Why is Putin Smiling?

by Kevin D. Freeman on October 6, 2014


The Russian economy appears to be in trouble. The ruble is collapsing. Oil prices are cratering and oil is Russia’s primary output. The dollar has strengthened for nine straight weeks. And yet, Vladimir Putin seems unperturbed. He powers on in efforts to build a new alliance that challenges the dollar and the Western financial system.

As you can see in a chart from The Wall Street Journal, the ruble has really struggled:


Western observers have predicted that Russia may be forced to impose capital controls:

Putin, for his part, denies any need for capital controls:


Putin Rules Out Capital Controls as Russian Outflows Grow

By Ilya Arkhipov – Oct 2, 2014
President Vladimir Putin joined the central bank in ruling out measures to hinder the accelerating flow of money from Russia after speculation that policy makers are weighing the possibility of capital controls sent the ruble to a record low.

“We don’t plan to introduce currency restrictions or restrictions on the movement of capital,” Putin said today at a Moscow investment forum organized by VTB Capital.

His comments echo central bank Chairman Elvira Nabiullina, who earlier told the same conference that speculation policy makers are considering limits on capital movements is “absolutely baseless.” The bank is weighing the introduction of temporary capital controls if the flow of money out of the country intensifies, according to two officials with direct knowledge of the discussions….To CONTINUE at Bloomberg…

Why is Putin confident that capital controls won’t be necessary? Two reasons. First, Russia has enormous capital reserves. In fact, Russia is one of the largest holders of reserves, ranked fifth in the world, far ahead of U.S. official reserve holdings and just behind Saudi Arabia and Switzerland.

Second, Putin truly believes he can make the Western financial regime unnecessary through a Eurasian alliance. On October 3, he signed into law just such an effort:


Russia completes ratification of Eurasian Economic Union, as Putin signs law

October 03, 2014

Russian President Vladimir Putin has signed a law ratifying a historic treaty, committing Russia to an economic union with Belarus and Kazakhstan. The Eurasian Economic Union will come into effect in January 2015.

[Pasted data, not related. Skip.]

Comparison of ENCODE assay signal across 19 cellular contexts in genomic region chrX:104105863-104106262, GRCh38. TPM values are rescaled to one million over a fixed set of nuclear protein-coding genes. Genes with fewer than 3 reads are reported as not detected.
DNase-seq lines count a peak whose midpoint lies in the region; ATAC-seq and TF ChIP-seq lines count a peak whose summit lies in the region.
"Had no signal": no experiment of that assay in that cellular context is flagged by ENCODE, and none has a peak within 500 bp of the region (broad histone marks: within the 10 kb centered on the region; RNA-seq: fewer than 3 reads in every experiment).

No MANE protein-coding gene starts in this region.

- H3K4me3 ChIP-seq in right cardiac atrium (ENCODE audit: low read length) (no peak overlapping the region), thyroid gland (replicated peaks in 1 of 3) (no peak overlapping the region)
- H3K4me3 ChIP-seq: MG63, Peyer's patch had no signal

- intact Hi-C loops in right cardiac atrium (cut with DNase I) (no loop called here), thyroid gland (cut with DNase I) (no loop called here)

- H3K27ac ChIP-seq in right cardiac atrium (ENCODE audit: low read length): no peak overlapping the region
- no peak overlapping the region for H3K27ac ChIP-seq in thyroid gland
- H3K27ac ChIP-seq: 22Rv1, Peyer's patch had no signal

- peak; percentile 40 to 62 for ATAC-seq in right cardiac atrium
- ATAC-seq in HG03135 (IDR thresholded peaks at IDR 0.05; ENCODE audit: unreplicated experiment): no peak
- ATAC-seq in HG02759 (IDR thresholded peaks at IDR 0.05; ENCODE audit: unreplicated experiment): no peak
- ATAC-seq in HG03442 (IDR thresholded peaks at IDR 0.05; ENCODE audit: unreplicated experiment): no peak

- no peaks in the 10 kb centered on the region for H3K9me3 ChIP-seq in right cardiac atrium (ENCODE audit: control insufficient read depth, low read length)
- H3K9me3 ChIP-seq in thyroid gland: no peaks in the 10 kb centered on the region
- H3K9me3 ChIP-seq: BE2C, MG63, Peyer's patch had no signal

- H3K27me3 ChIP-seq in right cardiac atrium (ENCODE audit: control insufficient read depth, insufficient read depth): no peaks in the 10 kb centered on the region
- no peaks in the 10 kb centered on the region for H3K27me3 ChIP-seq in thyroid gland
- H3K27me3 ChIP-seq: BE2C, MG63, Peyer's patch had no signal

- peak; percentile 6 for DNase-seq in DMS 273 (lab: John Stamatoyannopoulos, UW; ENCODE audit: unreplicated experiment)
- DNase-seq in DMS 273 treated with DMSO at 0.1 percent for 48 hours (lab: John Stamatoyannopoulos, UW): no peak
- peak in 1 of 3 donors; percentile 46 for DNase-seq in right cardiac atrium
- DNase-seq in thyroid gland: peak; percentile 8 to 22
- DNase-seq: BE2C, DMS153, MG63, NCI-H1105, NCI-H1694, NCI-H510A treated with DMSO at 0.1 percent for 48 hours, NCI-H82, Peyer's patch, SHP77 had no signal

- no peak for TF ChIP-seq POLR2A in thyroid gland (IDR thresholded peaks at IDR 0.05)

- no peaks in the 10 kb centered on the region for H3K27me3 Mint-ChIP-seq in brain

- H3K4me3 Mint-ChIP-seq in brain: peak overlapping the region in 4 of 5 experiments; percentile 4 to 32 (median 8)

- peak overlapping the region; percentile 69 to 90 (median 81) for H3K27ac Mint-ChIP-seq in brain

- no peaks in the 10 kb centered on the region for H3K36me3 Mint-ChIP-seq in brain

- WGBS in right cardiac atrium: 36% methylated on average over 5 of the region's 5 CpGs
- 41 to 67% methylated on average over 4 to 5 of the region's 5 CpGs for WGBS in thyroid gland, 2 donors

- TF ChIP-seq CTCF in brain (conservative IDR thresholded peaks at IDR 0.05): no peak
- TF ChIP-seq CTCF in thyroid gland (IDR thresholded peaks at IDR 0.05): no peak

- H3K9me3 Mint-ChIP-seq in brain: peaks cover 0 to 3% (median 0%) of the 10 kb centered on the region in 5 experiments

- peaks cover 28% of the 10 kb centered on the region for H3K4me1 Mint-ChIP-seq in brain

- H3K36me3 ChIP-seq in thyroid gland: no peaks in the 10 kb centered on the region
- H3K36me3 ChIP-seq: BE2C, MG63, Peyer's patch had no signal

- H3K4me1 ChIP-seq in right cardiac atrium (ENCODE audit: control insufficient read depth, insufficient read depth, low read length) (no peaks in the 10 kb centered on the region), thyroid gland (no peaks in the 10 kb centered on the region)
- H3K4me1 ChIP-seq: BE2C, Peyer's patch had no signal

Putin’s signature in the document puts the final dot in Russia’s ratification of the union which will be in place on January 1, 2015, as the other union states are expected to complete ratification in the next few days.

The economic union is the next step of integration within the Customs Union between the three countries. The agreement had previously been ratified by the Russian State Duma and the Federal Council of Russia.

It will help cut trade barriers and be the largest common market in the ex-Soviet sphere, comprising over 170 million people. The troika of countries will cooperate in energy, industry, agriculture, and transport. The ruble will become the de facto currency of the organization, although each country will still keep their local currency.

Financial integration is a major part of the agreement, while Russian, which is very widely spoken in both Belarus and Kazakhstan, will be the working language of the union. The headquarters of the union will be in Moscow, with the courts in Minsk, and Almaty will be the home of the financial regulatory body.

Citizens of Russia, Belarus, and Kazakhstan will have the right to work freely throughout the member states without the need for a work permit. Over the last three years trade within the Customs Union has increased by $23 billion, or by nearly 50 percent. At the end of 2013, it stood at $66.2 billion.

Belarus and Kazakhstan are in third place in foreign trade with the Russian Federation, after the EU and China. To READ at RT….

Russia is also confident in its relationship with China. In fact, according to The Wall Street Journal, Vladimir Putin has become a cult hero to the Chinese people:

Why Russia’s President Is ‘Putin the Great’ in China

Like Xi Jinping, Vladimir Putin Is Seen as a Strong Leader Who Isn’t Afraid to Confront the West

By JEREMY PAGE Oct. 1, 2014

BEIJING—In the recommended-reading section of Beijing’s Wangfujing bookstore, staff members have no doubt which foreign leader customers are most interested in: President Vladimir Putin, or “Putin the Great” as some Chinese call him.

Books on Mr. Putin have been flying off shelves since the crisis in Ukraine began, far outselling those on other world leaders, sales staff say. One book, “Putin Biography: He is Born for Russia,” made the list of top 10 nonfiction best sellers at the Beijing News newspaper in September.

China’s fascination with Mr. Putin is more than literary, marking a shift in the post-Cold War order and in Chinese politics. After decades of mutual suspicion—and one short border conflict—Beijing and Moscow are drawing closer as they simultaneously challenge the U.S.-led security architecture that has prevailed since the Soviet collapse, diplomats and analysts say.

The former rivals for leadership of the Communist world also increasingly share a brand of anti-Western nationalism that could color President Xi Jinping’s view of the pro-democracy protests in Hong Kong. Beijing accuses Western governments of stirring unrest there, much as Mr. Putin blamed the West for the pro-democracy protests in Kiev that began late last year.

Russia has begun portraying the Hong Kong protests, too, as U.S.-inspired. Russian state-controlled television channels this week claimed that Hong Kong protest leaders had received American training.

The Pew Research Center says China is one of the few countries where popular support for Russia has risen since Moscow’s confrontation with the West over Ukraine—rising to 66% in July from 47% a year earlier. …To CONTINUE READING at The Wall Street Journal…

Putin has made serious efforts in the past to court the Chinese in challenging America. They appear to be successful and the challenges of Hong Kong and the Ukraine are solidifying that effort.